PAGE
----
Thousands of Kentucky fans welcome Mark Pope home to Rupp Arena — and turn the page on John Calipari


Kentucky fans are ready to move on from John Calipari.

Witness the scene at Rupp Arena on Sunday.

A throng of Big Blue Nation faithful filled the stands to greet new head coach Mark Pope, a UK alum and captain of the 1996 national championship team who returned to Lexington after a five-year run of making BYU basketball relevant. When Pope arrived via police motorcycle escort from the Kentucky team bus, he did so alongside other members of the 1996 national championship team with trophy in hand.

The crowd went wild.

The scene was reminiscent of one in 1996 when Pope — alongside then-head coach John Calipari, teammates Tony Delk, Antoine Walker and others — returned triumphantly home to Rupp Arena with the program’s sixth NCAA championship.

But Sunday was no celebration of a championship. It was a news conference.

Mark Pope wasn't Kentucky's first choice. But for the fans packing the stands at Rupp Arena Sunday, he was the right choice. (AP Photo/James Crisp)

Mark Pope wasn’t Kentucky’s first choice. But for the fans packing the stands at Rupp Arena Sunday, he was the right choice. (AP Photo/James Crisp)

Like that spring day in 1996, Pope took the microphone to address a crowd of roughly 20,000 fans.

“I would say I’m someone that loves Kentucky from the depths of my soul, loves the game from the depths of my soul, loves my family and am a believer and loves God from the depths of my soul,” Pope said. “That is who I am.”

That is what Kentucky fans came to hear.

Pope returns home a hero and a savior — so UK fans hope — from a brand of basketball that produced top-10 rankings, NBA lottery picks and just one NCAA tournament win since 2019.

The Calipari era was one of unquestioned success. Arguably the greatest recruiter in the history of the sport, Calipari produced 13 NCAA tournament teams, four Final Fours and a national championship across 15 seasons. It’s a run almost every other basketball program in the nation would cherish.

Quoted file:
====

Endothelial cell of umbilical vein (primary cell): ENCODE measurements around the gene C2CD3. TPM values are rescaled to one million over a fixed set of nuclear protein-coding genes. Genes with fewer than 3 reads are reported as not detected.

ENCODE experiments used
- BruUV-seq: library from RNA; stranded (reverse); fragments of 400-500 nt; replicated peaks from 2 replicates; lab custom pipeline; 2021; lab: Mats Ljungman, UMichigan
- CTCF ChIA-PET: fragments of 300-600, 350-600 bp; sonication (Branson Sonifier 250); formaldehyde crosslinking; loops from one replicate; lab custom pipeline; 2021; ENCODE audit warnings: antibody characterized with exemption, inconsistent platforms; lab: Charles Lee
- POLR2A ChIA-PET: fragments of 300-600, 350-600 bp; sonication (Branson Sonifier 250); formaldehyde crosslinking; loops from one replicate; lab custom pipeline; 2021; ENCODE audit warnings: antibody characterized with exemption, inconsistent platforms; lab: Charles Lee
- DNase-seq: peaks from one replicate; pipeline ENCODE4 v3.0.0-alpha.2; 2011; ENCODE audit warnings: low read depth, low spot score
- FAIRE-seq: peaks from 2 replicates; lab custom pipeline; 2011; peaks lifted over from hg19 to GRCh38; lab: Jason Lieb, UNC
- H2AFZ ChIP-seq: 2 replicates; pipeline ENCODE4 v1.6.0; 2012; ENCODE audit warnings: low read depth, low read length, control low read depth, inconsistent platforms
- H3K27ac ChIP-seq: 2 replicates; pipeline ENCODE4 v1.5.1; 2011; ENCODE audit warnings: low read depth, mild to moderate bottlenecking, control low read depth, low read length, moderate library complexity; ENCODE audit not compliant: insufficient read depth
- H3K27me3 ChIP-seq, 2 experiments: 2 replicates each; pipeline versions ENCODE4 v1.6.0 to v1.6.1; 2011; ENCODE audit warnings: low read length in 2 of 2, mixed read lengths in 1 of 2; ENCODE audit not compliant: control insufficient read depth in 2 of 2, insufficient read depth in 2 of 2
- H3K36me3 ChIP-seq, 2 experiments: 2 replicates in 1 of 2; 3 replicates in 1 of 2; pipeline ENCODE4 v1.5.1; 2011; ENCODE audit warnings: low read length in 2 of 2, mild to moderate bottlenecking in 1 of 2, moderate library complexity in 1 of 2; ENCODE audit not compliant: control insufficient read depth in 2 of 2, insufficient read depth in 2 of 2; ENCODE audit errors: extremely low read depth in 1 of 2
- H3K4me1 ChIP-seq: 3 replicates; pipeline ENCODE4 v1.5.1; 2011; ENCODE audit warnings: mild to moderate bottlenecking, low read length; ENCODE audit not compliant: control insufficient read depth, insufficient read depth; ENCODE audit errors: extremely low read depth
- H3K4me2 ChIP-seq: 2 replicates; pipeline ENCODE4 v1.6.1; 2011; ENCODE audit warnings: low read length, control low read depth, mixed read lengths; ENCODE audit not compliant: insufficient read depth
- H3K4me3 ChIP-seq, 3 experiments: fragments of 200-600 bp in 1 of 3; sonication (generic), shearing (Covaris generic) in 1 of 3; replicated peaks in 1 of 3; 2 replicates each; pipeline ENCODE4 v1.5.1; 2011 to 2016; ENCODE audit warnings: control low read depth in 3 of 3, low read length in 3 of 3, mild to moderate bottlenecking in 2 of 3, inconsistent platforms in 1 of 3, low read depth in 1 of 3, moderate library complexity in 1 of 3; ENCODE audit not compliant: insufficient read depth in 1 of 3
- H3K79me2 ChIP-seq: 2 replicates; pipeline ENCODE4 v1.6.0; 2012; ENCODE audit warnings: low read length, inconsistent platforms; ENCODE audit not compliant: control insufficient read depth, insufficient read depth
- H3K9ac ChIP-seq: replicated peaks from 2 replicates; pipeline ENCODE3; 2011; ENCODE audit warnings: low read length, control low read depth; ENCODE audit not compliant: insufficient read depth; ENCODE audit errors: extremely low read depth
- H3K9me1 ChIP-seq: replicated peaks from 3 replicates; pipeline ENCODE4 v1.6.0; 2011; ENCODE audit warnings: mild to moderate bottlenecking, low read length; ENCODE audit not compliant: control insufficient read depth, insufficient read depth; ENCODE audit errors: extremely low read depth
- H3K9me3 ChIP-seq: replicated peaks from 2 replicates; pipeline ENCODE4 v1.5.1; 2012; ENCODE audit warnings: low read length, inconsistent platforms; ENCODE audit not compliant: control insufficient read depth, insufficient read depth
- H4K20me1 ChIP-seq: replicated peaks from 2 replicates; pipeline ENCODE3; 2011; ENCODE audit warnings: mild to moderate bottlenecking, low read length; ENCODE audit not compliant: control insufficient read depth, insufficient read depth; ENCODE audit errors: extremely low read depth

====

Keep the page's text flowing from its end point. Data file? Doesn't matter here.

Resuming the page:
But Calipari never quite jibed with Kentucky culture. He touted players over program, lottery picks over championships.

“We’re a players-first program,” Calipari famously told ESPN in 2010 after John Wall was the first of five Kentucky players selected in the first round of the NBA draft. “And we might have just had the biggest day in Kentucky basketball history with a No. 1 pick and five first-round picks.”

Forgive Kentucky fans if they immediately pointed that day to any of the program’s previous seven national championships as a better candidate for “biggest day in Kentucky basketball history.”

Calipari would soon secure the program’s eighth title in 2012, and all was fine. As long as he was hanging banners, whatever process Calipari took to reach that end worked. But when the March and April wins dried up, so did Calipari’s time in Lexington. After another disappointing first-round exit in March, Calipari and Kentucky had had enough of each other. He left last week for the considerably less pressure-packed sideline in Arkansas.

Now Kentucky has one of its own at the helm, a past champion from a golden era who feels the UK culture in his soul.

Pope reportedly was’t the first choice to replace Calipari. It’s likely he wasn’t the second or even the third. But on Sunday, he was the right choice in the minds of an ecstatic Kentucky fanbase eager to turn the page.





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